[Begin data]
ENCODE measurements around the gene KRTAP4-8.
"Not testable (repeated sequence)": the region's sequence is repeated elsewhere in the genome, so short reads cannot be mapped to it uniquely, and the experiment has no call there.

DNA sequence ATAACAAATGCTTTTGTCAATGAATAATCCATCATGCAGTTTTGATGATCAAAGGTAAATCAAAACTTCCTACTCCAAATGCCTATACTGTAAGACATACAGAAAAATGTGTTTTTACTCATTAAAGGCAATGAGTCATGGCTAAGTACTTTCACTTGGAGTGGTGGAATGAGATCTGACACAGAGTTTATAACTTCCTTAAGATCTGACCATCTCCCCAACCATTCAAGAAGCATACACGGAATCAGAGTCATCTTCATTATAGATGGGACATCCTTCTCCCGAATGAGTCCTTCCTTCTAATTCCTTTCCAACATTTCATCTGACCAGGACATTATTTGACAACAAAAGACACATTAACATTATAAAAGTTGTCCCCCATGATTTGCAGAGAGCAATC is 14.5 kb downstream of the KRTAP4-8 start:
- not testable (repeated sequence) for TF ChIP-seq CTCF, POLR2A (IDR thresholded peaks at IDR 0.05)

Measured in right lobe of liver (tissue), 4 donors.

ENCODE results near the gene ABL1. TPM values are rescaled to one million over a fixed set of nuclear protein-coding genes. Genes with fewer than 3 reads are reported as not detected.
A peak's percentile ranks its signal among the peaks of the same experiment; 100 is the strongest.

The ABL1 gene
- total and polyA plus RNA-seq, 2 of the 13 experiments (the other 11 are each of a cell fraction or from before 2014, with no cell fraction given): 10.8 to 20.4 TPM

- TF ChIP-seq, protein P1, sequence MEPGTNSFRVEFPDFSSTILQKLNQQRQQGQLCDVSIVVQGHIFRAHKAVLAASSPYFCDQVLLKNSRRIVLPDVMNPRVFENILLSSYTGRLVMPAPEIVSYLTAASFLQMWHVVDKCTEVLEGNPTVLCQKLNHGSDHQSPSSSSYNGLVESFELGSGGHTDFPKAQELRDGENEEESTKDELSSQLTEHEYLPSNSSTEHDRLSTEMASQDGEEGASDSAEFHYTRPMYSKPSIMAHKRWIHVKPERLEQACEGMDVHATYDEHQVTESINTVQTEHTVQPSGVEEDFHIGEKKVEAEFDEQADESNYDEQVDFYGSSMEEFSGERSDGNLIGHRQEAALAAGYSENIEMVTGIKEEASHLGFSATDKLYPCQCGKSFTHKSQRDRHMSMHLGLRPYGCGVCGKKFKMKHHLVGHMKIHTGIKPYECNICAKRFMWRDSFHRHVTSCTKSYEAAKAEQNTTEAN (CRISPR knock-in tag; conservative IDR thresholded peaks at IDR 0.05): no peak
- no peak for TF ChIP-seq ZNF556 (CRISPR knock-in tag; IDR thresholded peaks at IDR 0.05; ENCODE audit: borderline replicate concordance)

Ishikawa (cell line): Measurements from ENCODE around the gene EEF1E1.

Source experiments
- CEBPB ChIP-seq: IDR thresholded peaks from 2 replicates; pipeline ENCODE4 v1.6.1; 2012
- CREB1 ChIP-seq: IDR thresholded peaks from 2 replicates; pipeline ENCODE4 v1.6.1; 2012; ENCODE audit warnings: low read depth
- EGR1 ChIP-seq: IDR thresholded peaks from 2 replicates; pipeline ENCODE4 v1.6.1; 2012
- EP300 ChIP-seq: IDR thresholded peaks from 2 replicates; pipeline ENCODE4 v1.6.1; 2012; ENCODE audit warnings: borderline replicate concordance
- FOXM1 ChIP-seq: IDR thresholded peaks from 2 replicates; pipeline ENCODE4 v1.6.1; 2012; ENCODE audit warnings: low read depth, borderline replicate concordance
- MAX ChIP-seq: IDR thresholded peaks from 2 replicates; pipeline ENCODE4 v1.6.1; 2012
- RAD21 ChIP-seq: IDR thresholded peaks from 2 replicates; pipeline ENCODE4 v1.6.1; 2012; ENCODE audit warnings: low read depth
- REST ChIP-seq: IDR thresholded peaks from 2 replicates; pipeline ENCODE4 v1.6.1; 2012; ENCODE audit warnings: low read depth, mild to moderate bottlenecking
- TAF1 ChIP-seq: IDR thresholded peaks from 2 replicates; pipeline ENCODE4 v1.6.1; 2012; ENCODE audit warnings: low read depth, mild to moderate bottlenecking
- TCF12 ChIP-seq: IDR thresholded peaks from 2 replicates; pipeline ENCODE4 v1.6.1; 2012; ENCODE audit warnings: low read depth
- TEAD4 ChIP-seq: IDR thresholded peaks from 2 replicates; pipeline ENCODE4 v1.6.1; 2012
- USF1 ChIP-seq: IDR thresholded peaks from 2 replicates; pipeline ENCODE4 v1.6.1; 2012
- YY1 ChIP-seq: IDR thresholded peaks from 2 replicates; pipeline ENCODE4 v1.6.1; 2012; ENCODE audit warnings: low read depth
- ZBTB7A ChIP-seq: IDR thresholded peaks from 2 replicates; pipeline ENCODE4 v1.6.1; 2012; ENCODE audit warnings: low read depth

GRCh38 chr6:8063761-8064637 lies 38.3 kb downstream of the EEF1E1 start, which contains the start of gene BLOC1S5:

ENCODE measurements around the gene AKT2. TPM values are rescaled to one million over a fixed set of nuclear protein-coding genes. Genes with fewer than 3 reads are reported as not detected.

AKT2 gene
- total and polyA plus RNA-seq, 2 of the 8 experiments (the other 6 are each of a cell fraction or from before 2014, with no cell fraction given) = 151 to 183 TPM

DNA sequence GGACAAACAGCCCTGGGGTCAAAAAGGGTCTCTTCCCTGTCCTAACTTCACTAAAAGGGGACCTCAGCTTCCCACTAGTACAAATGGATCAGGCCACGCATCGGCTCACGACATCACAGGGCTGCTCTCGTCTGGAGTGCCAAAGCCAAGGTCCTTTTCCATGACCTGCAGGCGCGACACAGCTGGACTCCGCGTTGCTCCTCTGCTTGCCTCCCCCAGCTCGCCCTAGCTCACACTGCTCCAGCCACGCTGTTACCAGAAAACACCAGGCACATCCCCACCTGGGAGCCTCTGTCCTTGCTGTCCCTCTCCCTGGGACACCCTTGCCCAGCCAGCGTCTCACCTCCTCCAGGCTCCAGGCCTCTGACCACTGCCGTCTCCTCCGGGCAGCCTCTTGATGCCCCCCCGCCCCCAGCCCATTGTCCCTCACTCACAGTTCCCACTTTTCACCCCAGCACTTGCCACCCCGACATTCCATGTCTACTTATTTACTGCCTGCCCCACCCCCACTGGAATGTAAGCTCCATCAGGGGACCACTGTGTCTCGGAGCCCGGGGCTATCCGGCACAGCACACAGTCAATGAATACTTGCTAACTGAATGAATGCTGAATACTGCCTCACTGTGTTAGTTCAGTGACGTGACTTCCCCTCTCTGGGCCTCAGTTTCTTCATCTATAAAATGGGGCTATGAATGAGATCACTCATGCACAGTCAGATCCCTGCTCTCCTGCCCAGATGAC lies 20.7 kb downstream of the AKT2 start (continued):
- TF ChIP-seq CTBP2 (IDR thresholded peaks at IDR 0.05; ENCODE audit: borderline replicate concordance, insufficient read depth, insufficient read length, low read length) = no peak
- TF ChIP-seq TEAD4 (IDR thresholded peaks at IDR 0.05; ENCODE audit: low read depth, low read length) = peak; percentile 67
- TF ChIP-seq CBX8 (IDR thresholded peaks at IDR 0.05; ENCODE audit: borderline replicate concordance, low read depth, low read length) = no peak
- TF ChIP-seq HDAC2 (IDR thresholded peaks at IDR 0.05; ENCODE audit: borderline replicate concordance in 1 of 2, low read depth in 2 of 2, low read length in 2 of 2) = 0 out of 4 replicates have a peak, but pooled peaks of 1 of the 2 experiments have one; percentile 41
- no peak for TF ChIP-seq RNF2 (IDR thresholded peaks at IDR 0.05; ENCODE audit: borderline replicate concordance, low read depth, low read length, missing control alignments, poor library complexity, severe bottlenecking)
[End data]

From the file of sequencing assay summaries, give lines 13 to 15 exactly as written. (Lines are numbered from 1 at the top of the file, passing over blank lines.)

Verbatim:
Source experiments
- CEBPB ChIP-seq: IDR thresholded peaks from 2 replicates; pipeline ENCODE4 v1.6.1; 2012
- CREB1 ChIP-seq: IDR thresholded peaks from 2 replicates; pipeline ENCODE4 v1.6.1; 2012; ENCODE audit warnings: low read depth